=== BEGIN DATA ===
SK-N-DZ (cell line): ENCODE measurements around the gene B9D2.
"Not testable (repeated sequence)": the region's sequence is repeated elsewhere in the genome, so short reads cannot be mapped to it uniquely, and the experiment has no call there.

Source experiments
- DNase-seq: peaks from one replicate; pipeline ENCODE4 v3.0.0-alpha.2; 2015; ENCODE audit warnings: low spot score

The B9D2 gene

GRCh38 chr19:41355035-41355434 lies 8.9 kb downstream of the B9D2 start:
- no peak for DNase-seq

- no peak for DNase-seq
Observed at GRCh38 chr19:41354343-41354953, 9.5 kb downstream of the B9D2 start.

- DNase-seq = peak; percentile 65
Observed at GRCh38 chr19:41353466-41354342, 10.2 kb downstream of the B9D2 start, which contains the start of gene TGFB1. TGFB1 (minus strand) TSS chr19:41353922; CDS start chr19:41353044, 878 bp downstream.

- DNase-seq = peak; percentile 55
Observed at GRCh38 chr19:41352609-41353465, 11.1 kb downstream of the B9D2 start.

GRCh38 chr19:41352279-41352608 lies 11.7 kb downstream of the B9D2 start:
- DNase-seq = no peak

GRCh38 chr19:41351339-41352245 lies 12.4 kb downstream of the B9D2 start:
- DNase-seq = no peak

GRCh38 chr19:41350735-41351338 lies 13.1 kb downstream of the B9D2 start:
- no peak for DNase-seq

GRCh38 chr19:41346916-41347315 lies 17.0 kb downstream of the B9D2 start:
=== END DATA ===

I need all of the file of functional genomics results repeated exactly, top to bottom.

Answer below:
SK-N-DZ (cell line): ENCODE measurements around the gene B9D2.
"Not testable (repeated sequence)": the region's sequence is repeated elsewhere in the genome, so short reads cannot be mapped to it uniquely, and the experiment has no call there.

Source experiments
- DNase-seq: peaks from one replicate; pipeline ENCODE4 v3.0.0-alpha.2; 2015; ENCODE audit warnings: low spot score

The B9D2 gene

GRCh38 chr19:41355035-41355434 lies 8.9 kb downstream of the B9D2 start:
- no peak for DNase-seq

- no peak for DNase-seq
Observed at GRCh38 chr19:41354343-41354953, 9.5 kb downstream of the B9D2 start.

- DNase-seq = peak; percentile 65
Observed at GRCh38 chr19:41353466-41354342, 10.2 kb downstream of the B9D2 start, which contains the start of gene TGFB1. TGFB1 (minus strand) TSS chr19:41353922; CDS start chr19:41353044, 878 bp downstream.

- DNase-seq = peak; percentile 55
Observed at GRCh38 chr19:41352609-41353465, 11.1 kb downstream of the B9D2 start.

GRCh38 chr19:41352279-41352608 lies 11.7 kb downstream of the B9D2 start:
- DNase-seq = no peak

GRCh38 chr19:41351339-41352245 lies 12.4 kb downstream of the B9D2 start:
- DNase-seq = no peak

GRCh38 chr19:41350735-41351338 lies 13.1 kb downstream of the B9D2 start:
- no peak for DNase-seq

GRCh38 chr19:41346916-41347315 lies 17.0 kb downstream of the B9D2 start: